But there was still the very real issue of getting those I HAD to buy for gifted!
While keeping small children and animals alive. And teenagers manageable. And what would the Wednesday night church group leaders think if my kids didn't show up with gifts for them? Would they believe we didn't care? That we didn't appreciate their volunteer hours?
So I cried. And tried to do more.
Well, my husband isn't always motivated by my tears but he is by my anxiety. He's a problem solver, so he got to work for me. The next Christmas, he told our kids, most of whom were teenagers at this point, that we would spend the holiday differently. We wouldn't do gifts. Instead, we'd board a train for Christmas. We would travel from Kansas City to Chicago, the highlight of which would be attending a showing of A Christmas Carol--then in its thirtieth year of production at the Goodman Theater. And perhaps everyone would get a gift after all. Just one.
Well, you know how kids are. They didn't want just one gift but I have to say they were great sports about it and we all had a fabulous time! Except that in the end, the kids told me they really did prefer traditional at home. And multiple gift giving. They loved having our presents under the tree multiply to no walking room.
Also, our kids are creatures of habit. They prefer precedence. They still talk about the time their father and I changed up Thanksgiving with an early morning fishing expedition at our pond and subsequent catfish fry. I thought it would be adventurous! We had hushpuppies!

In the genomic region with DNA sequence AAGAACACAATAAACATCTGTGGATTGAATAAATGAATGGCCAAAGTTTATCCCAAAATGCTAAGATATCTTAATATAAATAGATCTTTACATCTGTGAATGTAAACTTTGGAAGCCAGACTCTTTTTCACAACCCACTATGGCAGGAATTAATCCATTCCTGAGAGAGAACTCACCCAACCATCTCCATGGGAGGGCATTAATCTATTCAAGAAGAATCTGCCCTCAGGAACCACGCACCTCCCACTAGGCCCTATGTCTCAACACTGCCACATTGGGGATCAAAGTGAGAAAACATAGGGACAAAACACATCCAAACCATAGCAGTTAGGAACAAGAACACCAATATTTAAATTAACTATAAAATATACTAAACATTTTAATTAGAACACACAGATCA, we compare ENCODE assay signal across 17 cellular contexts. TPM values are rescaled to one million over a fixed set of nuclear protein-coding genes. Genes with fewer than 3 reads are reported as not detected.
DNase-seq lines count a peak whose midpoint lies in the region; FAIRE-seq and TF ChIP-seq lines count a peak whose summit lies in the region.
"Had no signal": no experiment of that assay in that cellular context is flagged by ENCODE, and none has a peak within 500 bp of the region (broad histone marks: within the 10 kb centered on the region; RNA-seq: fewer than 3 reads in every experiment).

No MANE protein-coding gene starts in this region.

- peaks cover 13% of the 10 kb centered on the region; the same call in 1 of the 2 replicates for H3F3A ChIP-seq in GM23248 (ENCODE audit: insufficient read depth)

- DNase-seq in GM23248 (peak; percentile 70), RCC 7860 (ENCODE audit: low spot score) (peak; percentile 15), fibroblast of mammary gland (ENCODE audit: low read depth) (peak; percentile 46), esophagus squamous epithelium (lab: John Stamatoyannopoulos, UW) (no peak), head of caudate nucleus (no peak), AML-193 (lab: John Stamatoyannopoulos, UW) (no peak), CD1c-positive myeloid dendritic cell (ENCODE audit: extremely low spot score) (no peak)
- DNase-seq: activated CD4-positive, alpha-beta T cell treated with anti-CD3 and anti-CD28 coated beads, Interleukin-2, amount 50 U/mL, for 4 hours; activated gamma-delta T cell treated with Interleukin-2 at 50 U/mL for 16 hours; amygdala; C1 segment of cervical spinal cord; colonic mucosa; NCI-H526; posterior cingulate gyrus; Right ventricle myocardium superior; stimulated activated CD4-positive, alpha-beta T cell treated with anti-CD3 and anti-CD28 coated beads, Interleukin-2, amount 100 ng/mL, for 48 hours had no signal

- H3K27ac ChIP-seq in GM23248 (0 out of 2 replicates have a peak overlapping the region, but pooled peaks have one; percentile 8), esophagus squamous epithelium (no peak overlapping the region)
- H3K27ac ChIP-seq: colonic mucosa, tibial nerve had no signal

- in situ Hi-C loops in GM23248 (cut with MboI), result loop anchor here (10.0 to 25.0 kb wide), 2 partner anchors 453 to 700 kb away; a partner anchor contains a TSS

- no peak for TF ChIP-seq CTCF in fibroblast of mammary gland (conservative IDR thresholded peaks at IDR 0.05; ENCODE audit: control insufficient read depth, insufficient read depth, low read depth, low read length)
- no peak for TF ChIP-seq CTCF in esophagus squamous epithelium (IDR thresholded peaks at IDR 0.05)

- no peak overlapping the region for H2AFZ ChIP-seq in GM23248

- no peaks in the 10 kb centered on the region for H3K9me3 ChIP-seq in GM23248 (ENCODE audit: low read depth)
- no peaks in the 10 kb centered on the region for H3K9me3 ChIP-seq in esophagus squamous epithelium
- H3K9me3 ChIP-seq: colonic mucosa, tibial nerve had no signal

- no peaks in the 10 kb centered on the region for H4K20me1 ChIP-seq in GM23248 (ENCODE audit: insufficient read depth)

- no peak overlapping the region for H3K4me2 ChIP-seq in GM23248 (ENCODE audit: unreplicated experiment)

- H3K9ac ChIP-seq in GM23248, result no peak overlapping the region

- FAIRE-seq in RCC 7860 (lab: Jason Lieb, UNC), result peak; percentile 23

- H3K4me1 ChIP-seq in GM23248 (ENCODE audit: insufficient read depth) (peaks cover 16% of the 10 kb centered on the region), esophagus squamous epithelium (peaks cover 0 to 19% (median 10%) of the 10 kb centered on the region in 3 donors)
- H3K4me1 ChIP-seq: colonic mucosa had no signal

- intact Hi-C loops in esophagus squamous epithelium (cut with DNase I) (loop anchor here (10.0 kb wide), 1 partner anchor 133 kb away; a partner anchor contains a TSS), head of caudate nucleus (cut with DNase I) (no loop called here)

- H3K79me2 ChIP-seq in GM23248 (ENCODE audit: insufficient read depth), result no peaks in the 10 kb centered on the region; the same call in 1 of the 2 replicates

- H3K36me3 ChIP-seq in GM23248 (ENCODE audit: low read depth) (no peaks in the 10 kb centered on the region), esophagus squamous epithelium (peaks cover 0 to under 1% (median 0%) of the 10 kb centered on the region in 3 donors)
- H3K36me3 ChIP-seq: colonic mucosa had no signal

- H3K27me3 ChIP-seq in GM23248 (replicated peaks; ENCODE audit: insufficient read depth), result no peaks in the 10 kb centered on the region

They most certainly did not. Some say they're still considering therapy. Kevin and I will truly never live that one down.
In short, we never did another family trip in lieu of Christmas at home because Kevin came up with another idea. In this one, he did all the shopping and I did all the wrapping. And baking, of course.
I wouldn't do any Christmas shopping.
Of course I didn't like that idea. I was screaming about it inside my head. I wanted to be in control. I HAD to be in control! That's what moms do! And then I realized that control was killing me. It was robbing me of merriment at Christmas. It was stealing my connection with the season. It was preventing me from enjoying my people, my friends, life--Christmas spirit!